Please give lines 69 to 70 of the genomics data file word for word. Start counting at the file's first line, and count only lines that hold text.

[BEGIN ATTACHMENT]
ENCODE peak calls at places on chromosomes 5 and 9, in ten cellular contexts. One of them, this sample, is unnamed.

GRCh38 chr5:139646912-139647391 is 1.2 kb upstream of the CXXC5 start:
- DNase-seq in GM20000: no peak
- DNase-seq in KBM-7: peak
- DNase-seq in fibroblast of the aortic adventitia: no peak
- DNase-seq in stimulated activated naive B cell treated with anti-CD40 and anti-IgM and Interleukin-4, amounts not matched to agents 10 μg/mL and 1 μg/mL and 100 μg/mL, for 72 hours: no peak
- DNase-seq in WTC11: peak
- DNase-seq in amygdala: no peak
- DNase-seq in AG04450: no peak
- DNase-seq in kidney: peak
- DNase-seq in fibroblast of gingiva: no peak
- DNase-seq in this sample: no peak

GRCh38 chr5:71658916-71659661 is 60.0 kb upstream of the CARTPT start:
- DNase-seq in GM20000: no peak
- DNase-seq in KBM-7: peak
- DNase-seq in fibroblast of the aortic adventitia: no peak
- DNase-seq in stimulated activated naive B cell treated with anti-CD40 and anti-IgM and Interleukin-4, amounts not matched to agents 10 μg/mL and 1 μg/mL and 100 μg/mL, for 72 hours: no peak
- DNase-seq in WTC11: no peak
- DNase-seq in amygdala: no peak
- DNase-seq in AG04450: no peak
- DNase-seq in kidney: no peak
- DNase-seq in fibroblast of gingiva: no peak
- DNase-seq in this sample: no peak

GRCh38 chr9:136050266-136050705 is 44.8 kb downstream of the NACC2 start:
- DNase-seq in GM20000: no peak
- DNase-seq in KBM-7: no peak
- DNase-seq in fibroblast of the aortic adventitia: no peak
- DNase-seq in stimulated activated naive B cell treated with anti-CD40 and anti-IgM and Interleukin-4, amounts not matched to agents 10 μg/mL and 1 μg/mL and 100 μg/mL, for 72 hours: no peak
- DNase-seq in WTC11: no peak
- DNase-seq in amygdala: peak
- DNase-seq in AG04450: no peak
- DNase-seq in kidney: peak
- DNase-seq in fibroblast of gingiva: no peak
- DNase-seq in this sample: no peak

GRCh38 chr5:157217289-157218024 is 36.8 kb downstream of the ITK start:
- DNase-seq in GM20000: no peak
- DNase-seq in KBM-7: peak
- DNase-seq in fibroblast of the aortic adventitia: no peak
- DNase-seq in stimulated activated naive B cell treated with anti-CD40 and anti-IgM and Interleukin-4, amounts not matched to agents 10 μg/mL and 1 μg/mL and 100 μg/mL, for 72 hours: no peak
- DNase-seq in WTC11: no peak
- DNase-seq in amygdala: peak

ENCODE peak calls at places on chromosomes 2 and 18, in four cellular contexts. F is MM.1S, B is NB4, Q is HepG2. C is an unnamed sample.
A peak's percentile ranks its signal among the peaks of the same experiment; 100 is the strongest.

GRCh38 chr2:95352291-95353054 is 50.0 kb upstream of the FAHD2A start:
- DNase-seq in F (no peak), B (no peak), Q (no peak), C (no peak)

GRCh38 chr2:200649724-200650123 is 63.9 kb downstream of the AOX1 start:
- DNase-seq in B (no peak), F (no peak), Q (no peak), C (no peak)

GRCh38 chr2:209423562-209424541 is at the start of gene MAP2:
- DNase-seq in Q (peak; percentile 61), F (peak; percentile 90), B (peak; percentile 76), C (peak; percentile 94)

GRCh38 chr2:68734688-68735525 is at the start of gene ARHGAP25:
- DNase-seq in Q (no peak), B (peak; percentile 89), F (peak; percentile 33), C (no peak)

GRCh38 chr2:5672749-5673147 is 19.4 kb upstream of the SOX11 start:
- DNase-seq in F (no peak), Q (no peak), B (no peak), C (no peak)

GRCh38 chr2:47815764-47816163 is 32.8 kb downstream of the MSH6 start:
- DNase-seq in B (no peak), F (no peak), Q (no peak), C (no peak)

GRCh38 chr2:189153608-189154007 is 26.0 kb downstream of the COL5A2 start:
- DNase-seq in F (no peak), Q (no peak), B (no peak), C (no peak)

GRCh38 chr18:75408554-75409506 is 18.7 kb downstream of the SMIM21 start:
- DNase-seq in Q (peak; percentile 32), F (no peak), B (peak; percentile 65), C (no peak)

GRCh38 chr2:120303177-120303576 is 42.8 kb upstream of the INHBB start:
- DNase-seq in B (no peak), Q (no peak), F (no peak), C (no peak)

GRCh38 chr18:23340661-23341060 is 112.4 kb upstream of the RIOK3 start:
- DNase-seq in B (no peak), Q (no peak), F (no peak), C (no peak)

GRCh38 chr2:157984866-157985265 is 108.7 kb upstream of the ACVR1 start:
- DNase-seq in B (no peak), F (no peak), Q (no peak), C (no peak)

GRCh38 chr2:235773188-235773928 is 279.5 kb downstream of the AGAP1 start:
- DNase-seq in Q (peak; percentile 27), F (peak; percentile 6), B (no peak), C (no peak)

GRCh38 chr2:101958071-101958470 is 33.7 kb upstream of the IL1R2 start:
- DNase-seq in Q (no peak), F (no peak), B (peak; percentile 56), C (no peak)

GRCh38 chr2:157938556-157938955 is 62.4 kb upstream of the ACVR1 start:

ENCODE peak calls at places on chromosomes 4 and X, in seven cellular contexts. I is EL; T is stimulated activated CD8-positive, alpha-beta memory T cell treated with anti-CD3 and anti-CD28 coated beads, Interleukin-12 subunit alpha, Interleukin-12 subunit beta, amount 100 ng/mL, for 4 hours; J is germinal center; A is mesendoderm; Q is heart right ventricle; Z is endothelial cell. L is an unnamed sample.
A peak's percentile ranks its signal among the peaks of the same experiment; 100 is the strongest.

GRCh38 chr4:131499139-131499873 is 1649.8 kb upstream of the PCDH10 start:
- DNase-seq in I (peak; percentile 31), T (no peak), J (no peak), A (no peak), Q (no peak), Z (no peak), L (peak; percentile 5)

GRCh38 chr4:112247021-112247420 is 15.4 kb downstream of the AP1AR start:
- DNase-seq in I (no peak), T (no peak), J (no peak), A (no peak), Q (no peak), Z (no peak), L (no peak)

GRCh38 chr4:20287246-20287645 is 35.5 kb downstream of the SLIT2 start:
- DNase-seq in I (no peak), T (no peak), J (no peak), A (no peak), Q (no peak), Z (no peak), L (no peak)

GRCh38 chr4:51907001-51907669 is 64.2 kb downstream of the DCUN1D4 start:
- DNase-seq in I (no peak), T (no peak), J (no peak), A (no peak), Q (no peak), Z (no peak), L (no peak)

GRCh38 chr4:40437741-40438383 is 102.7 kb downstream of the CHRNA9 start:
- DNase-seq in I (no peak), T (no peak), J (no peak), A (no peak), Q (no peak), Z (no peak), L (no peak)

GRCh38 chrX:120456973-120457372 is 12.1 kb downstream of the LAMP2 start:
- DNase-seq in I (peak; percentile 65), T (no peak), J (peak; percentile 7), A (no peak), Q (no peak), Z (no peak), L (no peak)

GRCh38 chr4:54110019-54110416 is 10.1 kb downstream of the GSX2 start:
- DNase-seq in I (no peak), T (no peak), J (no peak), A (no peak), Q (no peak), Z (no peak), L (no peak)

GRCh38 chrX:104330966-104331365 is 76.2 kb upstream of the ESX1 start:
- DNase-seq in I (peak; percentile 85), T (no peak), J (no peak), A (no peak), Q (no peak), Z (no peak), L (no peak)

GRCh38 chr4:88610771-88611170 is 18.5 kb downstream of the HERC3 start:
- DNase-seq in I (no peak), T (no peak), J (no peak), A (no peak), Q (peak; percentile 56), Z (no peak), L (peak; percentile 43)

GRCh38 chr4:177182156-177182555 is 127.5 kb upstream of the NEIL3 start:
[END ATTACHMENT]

- DNase-seq in Q (no peak), F (no peak), B (peak; percentile 56), C (no peak)

GRCh38 chr2:157938556-157938955 is 62.4 kb upstream of the ACVR1 start: